Study your flashcards anywhere!

Download the official Cram app for free >

  • Shuffle
    Toggle On
    Toggle Off
  • Alphabetize
    Toggle On
    Toggle Off
  • Front First
    Toggle On
    Toggle Off
  • Both Sides
    Toggle On
    Toggle Off
  • Read
    Toggle On
    Toggle Off

How to study your flashcards.

Right/Left arrow keys: Navigate between flashcards.right arrow keyleft arrow key

Up/Down arrow keys: Flip the card between the front and back.down keyup key

H key: Show hint (3rd side).h key

A key: Read text to speech.a key


Play button


Play button




Click to flip

36 Cards in this Set

  • Front
  • Back
Describe the embronic skin at 3 weeks. What are the layers derived from?
The embryonic skin at 3 weeks consists of a single layer of ectodermal (simple cuboidal) resting on a layer of mesenchyme. Epidermis is derived from ectoderm and dermis is derived from mesoderm.
Describe what happens at 4-5 wks. What is the periderm? What is the basal germinative layer?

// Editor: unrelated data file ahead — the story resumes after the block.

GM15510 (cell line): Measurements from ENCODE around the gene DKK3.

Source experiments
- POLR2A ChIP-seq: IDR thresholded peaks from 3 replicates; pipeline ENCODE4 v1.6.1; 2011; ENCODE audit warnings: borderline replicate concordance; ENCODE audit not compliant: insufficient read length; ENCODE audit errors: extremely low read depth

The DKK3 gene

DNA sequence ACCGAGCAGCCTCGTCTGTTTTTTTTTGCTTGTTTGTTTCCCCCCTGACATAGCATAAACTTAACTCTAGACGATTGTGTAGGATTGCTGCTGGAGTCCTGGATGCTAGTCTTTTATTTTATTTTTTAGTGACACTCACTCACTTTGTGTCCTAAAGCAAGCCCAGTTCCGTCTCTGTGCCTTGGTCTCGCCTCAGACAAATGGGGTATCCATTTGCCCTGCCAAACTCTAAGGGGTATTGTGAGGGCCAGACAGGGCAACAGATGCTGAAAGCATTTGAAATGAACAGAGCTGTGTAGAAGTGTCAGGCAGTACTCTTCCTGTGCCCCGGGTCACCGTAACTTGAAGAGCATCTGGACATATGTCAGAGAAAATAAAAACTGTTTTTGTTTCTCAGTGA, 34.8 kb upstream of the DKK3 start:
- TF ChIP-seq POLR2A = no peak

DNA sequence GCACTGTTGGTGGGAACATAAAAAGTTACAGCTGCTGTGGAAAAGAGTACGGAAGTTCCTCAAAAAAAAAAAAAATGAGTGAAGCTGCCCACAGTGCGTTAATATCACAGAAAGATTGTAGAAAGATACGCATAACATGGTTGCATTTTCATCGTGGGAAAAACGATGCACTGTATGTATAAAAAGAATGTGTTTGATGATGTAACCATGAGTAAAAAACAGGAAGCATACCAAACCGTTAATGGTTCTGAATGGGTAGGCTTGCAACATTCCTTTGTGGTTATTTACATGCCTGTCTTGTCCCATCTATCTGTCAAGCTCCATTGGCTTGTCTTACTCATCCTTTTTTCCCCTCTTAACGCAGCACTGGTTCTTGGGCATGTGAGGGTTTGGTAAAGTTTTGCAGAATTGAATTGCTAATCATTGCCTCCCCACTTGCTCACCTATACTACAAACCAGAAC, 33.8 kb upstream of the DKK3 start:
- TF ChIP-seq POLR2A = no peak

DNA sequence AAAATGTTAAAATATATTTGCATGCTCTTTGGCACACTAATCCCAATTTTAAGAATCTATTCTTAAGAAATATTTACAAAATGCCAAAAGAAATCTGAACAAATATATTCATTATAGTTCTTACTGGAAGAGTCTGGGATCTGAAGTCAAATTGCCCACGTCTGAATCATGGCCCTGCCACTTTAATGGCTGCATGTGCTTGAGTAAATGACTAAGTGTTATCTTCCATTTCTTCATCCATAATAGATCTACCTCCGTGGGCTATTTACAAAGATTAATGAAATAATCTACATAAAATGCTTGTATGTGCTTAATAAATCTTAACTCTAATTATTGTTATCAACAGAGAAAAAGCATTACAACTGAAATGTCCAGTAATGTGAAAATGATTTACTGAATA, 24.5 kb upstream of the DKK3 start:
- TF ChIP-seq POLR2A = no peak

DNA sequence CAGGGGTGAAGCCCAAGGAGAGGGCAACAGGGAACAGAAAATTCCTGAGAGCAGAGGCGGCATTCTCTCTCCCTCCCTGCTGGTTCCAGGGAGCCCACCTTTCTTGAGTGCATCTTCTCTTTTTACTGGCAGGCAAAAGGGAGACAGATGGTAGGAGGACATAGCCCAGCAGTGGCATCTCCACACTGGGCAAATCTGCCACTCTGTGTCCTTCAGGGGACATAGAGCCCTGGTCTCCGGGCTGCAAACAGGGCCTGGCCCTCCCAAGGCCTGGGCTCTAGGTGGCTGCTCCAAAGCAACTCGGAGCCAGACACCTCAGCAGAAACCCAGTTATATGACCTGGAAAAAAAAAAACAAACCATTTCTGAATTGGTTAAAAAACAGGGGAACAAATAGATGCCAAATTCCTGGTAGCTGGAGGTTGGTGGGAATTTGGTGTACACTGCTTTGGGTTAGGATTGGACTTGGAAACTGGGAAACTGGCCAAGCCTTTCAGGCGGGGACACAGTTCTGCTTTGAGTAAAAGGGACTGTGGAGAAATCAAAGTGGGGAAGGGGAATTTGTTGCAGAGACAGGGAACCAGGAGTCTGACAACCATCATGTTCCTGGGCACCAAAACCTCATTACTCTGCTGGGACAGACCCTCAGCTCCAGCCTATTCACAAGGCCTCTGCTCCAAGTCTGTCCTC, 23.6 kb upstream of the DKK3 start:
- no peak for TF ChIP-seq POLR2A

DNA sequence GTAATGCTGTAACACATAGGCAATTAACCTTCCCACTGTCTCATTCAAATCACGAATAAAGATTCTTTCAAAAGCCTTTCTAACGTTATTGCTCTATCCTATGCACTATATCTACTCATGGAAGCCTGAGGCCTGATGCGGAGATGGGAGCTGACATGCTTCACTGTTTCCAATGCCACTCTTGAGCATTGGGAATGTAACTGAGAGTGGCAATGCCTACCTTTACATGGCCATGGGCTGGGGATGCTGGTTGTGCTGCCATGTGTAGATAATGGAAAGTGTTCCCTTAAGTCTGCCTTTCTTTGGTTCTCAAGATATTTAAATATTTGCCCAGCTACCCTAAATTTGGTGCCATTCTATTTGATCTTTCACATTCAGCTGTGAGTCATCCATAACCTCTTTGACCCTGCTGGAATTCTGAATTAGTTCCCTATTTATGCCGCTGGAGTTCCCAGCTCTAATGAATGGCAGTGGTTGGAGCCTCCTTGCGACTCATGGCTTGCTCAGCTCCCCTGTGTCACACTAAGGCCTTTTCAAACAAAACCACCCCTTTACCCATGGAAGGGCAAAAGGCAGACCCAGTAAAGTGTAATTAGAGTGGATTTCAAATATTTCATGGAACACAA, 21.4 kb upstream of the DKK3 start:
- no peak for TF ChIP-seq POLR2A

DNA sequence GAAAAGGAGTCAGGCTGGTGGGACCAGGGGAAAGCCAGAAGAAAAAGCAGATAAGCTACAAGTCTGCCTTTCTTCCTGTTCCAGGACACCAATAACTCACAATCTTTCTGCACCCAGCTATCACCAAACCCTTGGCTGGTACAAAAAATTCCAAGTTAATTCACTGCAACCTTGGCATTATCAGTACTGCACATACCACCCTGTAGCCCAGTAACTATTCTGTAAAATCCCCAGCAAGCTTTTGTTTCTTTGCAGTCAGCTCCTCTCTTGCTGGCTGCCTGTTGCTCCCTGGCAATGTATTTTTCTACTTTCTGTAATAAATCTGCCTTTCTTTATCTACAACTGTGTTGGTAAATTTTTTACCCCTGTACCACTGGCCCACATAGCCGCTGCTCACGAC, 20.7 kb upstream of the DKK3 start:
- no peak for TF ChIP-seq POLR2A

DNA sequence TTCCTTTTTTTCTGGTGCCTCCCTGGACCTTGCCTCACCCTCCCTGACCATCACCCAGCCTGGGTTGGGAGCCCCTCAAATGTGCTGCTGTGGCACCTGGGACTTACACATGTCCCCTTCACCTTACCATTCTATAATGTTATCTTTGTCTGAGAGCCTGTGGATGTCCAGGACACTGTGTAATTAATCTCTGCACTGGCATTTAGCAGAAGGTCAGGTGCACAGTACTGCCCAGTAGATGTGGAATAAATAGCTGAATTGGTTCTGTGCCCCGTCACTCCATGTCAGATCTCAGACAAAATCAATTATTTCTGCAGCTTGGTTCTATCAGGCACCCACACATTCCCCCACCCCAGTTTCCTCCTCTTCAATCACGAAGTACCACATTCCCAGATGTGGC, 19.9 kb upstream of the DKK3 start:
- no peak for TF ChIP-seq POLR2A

At 4-5 wks the surface ectoderm proliferates and formes a 2 layered structure. Superficial layer of squamous epithelium called the periderm. The second layer of basal cells is called the basal germinative layer. Periderm cells arise from the basal layer and undergo keratinization and are desquamed.
What occurs at 11 wks?
The stratum germinativum produces an intermediate layer.
How long does the replacement of the periderm cells contiune?
Untill week 21.
What do periderm cells do? What happens when they die?
They secrete amnionic fluid. Sloughed periderm cells form a greasy layer around the fetus. This is called the vernix caseosa. IT also contains periderm cells and sebum from forming sebaceous glands. THe function of this is to protect the fetus from the amnionic fluid and provide a slippery coating on the baby to ease delivery.
What happens after 21 weeks to the periderm?
The periderm stops sloughing and the normal stratum corneum is formed. (based on the prodcution of keratin by the forming keratinocytes)
Describe two types of genetic disorders taht are the result of defects in keratinization.
Hyperkeratinization of skin is characterized by dry, fishscale-like skin or alligator skin. Lamellar ichthyosis with scale-like appearance of skin. Usually lacks hair and sweat glands.
Harlequin fetus- extreme hyperkeratinization, characterized by "alligator skin" rigid, deeply fissured epidermis, fatal, usually still born.
When do the fingerprints form? What composes them?
10-17 weeks the epidermal ridges form. Both dermis and epidermis interact to form the ridges (genetically determined).
What are melanocytes derived from? Describe the journey they make towards become mature melanocytes.